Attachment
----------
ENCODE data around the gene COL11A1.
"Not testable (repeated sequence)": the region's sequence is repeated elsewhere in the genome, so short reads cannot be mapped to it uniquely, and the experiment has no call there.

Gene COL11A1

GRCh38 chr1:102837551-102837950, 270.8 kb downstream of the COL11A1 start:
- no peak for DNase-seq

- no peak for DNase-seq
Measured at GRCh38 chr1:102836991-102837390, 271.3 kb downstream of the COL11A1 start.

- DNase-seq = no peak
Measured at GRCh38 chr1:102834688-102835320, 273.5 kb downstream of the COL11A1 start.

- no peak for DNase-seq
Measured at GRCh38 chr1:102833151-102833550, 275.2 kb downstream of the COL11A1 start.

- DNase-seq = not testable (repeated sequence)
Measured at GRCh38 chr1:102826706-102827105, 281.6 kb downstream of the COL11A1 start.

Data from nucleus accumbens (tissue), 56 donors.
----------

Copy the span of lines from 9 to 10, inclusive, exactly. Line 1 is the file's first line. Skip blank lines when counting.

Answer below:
Measured at GRCh38 chr1:102834688-102835320, 273.5 kb downstream of the COL11A1 start.

- no peak for DNase-seq